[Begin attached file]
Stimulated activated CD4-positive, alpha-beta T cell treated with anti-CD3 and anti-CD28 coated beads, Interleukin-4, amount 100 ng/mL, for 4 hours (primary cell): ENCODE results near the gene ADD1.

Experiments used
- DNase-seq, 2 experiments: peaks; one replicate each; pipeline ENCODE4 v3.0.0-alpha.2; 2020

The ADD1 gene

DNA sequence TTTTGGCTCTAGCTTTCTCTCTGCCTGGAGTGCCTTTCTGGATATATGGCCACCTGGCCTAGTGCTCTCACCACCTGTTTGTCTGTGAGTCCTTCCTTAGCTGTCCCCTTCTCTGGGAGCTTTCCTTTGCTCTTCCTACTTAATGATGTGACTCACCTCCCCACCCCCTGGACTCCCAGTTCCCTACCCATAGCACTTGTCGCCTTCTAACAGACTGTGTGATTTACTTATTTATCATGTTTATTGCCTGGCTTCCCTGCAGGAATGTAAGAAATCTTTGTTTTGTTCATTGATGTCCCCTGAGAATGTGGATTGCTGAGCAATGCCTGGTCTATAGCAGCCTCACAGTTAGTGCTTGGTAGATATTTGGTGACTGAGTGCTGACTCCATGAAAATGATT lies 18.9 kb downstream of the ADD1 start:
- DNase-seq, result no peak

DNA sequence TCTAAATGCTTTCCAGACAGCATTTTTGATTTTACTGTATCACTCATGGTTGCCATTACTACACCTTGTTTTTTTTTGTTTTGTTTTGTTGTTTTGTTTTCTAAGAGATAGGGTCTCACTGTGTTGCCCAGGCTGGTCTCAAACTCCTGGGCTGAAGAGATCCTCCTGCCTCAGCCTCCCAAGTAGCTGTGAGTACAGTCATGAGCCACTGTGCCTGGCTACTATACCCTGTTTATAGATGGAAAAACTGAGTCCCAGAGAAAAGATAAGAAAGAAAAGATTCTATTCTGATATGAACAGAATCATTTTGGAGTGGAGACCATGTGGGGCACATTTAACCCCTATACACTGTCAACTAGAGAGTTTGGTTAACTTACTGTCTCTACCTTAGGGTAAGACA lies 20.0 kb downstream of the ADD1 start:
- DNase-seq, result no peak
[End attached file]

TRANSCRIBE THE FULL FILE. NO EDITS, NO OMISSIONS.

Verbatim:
Stimulated activated CD4-positive, alpha-beta T cell treated with anti-CD3 and anti-CD28 coated beads, Interleukin-4, amount 100 ng/mL, for 4 hours (primary cell): ENCODE results near the gene ADD1.

Experiments used
- DNase-seq, 2 experiments: peaks; one replicate each; pipeline ENCODE4 v3.0.0-alpha.2; 2020

The ADD1 gene

DNA sequence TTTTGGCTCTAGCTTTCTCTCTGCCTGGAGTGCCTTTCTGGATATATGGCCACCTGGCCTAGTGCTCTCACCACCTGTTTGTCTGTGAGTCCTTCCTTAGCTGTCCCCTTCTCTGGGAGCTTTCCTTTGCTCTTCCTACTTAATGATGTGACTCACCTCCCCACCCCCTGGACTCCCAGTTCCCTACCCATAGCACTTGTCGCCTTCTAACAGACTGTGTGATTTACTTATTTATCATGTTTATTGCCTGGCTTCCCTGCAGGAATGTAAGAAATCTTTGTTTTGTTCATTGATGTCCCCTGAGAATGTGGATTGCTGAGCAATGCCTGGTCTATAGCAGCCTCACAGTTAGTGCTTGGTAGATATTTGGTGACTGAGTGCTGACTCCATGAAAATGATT lies 18.9 kb downstream of the ADD1 start:
- DNase-seq, result no peak

DNA sequence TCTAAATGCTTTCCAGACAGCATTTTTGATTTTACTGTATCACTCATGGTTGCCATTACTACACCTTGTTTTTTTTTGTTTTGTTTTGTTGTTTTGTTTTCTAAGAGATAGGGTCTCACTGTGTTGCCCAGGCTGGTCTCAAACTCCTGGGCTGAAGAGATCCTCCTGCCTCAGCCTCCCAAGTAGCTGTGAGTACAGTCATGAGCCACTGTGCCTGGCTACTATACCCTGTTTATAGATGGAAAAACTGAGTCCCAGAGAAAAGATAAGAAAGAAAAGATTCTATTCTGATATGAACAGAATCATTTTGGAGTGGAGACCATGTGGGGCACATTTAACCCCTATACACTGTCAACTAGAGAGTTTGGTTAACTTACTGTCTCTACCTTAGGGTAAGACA lies 20.0 kb downstream of the ADD1 start:
- DNase-seq, result no peak